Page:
ALBANY, N.Y., Jan. 3 (UPI) -- On Sunday, New York Governor Andrew Cuomo signed an executive order require all homeless people to seek shelter when temperatures drop below freezing.
The order directs state agencies -- including police, social services and others -- to take "all necessary steps to identify individuals reasonably believed to be homeless and unwilling or unable to find the shelter necessary for safety and health in inclement winter weather, and move such individuals to the appropriate sheltered facilities."
The directive goes into effect Tuesday.
A 2015 count tallied 88,250 homeless people in New York, statewide -- the highest homelessness rate since the Great Depression.
It's questionable whether the order would stand up under legal scrutiny, and critics have quickly questioned how it will be implemented -- specifically the part about "involuntary placement" of homeless into shelters.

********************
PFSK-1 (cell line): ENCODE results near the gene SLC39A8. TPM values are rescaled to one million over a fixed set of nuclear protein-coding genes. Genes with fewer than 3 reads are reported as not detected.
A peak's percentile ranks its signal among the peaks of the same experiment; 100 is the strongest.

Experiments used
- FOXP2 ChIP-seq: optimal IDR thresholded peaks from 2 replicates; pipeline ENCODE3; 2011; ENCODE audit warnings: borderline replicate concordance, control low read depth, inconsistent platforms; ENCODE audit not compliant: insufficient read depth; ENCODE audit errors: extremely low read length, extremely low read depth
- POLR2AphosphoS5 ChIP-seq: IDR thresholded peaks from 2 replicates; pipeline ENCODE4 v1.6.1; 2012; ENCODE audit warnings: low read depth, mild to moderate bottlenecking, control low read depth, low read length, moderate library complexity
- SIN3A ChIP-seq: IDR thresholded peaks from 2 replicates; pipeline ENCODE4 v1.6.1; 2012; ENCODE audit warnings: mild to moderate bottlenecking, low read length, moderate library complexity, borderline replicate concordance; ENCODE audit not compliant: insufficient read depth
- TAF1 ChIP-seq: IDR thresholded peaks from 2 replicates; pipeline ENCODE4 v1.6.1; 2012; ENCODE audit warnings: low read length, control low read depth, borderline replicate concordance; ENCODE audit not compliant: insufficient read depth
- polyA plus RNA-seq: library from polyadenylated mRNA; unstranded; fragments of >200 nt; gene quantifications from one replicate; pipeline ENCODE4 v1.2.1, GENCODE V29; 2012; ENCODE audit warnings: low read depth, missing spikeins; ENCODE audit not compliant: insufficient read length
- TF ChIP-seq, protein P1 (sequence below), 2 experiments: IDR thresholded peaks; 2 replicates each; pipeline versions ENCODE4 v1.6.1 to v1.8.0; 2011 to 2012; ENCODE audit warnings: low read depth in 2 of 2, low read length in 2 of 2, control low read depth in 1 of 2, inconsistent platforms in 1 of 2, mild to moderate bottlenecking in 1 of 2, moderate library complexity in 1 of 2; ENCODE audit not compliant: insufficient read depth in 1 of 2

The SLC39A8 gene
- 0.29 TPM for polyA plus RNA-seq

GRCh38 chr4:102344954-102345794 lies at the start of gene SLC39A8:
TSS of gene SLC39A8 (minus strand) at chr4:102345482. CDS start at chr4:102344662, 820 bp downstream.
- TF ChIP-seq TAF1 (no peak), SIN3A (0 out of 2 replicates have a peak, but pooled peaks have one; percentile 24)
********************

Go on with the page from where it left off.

"It's about love," Cuomo said in an interview with radio station NY1. "It's about compassion. It's about helping one another and basic human decency."
New York City Mayor Bill de Blasio has also taken steps to combat the issue of homelessness in recent weeks, as the two politicians continue to trade barbs over the other's ability to tackle the problem.
After Cuomo questioned whether de Blasio was up to the task, the mayor pointed the finger at Cuomo and lawmakers in Albany, saying funding cuts to social services was exacerbating the situation. Most recently, de Blasio questioned whether he or anyone else has the authority to forcibly relocate a homeless person.
"We are doing everything we can to protect homeless individuals from freezing weather under the law." de Blasio's press secretary, Karen Hinton, said in a statement. "We support the intent of the executive order, but to forcibly remove all homeless individuals in freezing weather, as the governor has ordered, will require him to pass state law."
Cuomo said state agencies should worry about doing their jobs and following the directive; he said it was his job, not theirs, to handle any potential lawsuits.
"This is a state law," Cuomo told CBS. "This is the interpretation of the state law. If there is any challenge to the law, I will defend it."